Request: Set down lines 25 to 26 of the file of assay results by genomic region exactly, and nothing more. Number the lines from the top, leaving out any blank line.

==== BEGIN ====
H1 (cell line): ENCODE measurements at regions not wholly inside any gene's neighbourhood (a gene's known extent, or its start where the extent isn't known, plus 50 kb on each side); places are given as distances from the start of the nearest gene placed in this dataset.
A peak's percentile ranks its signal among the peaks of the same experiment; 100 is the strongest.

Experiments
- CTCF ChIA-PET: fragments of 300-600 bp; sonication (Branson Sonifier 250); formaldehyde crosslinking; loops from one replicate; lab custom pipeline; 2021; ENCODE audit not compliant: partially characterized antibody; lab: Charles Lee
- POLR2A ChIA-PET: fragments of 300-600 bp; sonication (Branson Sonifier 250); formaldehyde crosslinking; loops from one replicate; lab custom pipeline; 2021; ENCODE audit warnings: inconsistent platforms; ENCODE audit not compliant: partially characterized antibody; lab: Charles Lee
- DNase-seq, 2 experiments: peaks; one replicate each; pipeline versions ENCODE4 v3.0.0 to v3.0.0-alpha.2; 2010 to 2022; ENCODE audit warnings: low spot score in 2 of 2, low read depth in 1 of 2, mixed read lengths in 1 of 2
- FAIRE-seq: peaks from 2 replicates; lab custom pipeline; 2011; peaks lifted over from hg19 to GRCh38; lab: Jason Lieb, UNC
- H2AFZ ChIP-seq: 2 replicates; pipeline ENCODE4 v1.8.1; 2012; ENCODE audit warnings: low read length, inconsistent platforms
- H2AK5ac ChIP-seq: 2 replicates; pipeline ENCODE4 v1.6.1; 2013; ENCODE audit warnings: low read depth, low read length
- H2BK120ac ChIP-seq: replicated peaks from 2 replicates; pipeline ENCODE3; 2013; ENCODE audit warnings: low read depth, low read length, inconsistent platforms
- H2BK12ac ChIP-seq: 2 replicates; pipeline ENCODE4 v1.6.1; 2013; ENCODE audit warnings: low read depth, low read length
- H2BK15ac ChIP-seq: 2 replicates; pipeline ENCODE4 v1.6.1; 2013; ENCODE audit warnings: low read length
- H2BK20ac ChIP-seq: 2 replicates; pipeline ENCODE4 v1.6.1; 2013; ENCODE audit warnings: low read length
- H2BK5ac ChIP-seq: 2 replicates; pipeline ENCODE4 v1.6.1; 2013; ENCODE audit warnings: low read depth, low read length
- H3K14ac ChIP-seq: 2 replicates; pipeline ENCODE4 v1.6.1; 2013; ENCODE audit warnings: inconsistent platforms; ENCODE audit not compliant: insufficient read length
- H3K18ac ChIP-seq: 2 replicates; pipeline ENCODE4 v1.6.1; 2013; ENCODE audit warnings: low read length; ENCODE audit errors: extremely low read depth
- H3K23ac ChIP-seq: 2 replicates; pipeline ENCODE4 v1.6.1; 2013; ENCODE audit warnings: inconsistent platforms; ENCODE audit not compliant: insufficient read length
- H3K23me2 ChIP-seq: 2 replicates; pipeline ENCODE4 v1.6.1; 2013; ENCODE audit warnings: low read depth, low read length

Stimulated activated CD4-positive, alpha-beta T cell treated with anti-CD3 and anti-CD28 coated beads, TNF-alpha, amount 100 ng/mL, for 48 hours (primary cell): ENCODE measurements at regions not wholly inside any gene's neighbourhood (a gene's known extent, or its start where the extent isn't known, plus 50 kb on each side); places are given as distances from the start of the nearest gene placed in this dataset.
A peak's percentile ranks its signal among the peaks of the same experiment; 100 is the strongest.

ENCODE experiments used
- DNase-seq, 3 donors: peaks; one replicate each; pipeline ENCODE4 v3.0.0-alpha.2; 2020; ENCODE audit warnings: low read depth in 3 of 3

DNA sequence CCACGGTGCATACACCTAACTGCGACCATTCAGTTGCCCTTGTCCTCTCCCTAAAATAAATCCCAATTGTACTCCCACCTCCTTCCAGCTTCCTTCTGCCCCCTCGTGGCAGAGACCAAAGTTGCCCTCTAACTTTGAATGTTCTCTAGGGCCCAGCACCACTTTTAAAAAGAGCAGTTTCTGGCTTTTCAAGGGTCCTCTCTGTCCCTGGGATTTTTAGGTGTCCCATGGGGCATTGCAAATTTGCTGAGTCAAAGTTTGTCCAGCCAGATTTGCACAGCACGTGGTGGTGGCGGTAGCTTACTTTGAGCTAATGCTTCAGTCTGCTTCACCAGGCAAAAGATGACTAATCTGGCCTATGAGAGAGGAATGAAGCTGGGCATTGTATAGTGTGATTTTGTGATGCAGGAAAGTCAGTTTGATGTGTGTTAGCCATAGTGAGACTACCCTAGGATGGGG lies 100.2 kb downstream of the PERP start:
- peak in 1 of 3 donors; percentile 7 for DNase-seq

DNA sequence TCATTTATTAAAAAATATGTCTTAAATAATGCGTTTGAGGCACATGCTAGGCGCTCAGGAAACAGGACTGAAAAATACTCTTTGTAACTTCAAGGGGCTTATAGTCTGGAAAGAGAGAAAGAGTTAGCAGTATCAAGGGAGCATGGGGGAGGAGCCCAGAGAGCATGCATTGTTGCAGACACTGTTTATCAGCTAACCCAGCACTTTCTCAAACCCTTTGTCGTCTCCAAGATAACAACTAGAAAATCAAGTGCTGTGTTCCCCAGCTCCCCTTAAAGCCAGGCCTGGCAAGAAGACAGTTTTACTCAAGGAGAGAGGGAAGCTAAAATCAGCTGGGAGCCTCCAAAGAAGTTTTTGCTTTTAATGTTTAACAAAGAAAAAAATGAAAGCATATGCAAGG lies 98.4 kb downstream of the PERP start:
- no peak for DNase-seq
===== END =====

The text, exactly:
DNA sequence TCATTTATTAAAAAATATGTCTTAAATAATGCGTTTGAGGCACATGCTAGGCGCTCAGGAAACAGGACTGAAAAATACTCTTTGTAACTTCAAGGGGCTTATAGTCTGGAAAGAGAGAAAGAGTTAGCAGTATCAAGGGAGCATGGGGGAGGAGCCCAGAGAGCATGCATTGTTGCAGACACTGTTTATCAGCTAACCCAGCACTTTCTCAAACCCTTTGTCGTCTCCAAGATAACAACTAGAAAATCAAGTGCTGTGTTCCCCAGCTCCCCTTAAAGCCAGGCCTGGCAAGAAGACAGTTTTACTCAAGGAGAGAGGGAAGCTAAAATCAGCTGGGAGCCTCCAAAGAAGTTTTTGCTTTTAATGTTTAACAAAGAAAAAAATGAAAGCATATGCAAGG lies 98.4 kb downstream of the PERP start:
- no peak for DNase-seq